That sudden flash of creative genius? It doesn’t mean much.

The sudden part most of all. Sure, there are moments where inspiration strikes like lightning, but these rare instances are only a fragment of the creative process. Treating them as the goal is the perfect way to stop a good idea from reaching its full potential.

Even true geniuses, in their hubris, have been found guilty of ignoring this fact. One obvious example is a man whose name is emblazoned at the pinnacle of brilliance: Leonardo da Vinci. A great visionary of epic proportions, da Vinci never struggled to come up with an idea, only with the means to make it a reality. After first garnering attention in the 1470s, da Vinci was awarded three ground-breaking commissions. They were meant to mark a substantial leap forward in a burgeoning career. Instead, they came close to marking the end.

da Vinci failed to complete two of the projects, and was over 20 years late in delivering the third. “I thought I was learning to live; I was only learning to die,” he wrote of the experience in his diary. For many years following, his reputed failure meant that he could only get jobs painting dead criminals, a simple job for anyone with access to ink and paper.

No, it’s not the sudden flash of creative genius that bring a great idea to life. It is the moulding of that idea. The evolution of it. And the eventual execution.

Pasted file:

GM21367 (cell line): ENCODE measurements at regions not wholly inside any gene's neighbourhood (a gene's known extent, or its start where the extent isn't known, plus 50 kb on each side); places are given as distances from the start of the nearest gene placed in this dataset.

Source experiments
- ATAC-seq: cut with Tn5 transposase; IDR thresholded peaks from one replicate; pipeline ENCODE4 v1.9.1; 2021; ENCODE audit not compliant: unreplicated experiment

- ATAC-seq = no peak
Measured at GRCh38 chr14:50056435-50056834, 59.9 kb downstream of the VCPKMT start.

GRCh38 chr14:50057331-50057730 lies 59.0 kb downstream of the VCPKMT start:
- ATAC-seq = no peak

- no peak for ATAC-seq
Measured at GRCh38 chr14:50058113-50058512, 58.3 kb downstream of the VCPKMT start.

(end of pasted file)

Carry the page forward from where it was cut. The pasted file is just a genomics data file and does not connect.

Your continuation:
That’s why it’s so important to make creativity a habit.

Some will complain they don’t have the time. Others will argue they don’t have the energy after a long day at their day job. Yes, setting a creative routine is difficult, but for not because of any of these easy excuses.

It’s long been held fact that the brain is divided into two main regions: the left side handling logic, the right side creativity.


There’s no truth to this myth. Creativity does not rely on one region of the brain, but on intricate networks that draw power from throughout it. As does every other process.

In short, there’s a war for processing power waging in your mind. If you want creativity to win the fight, you have to train it.

Below is a list of routines carried out by some of the most creative people to have ever lived. Each is different. Some have day jobs. Some take naps (and all, in opposition to another famous myth about creatives, sleep fairly well). Others who keep the same nightly sleeping schedule exercise at that time instead.

They only have one thing in common: routine.

Voltaire spent around 15 hours each day on his work. Kant, only half an hour. And yet their accomplishments are held in equal measure.

You see? So what if you can’t spend most of your day tapping into your creative potential? It’s not the amount of work that matters in the long run, but the dedication to it. Don’t delay; don’t wait for that bolt of inspiration. Work. Work hard. Work passionately. Creativity will come.

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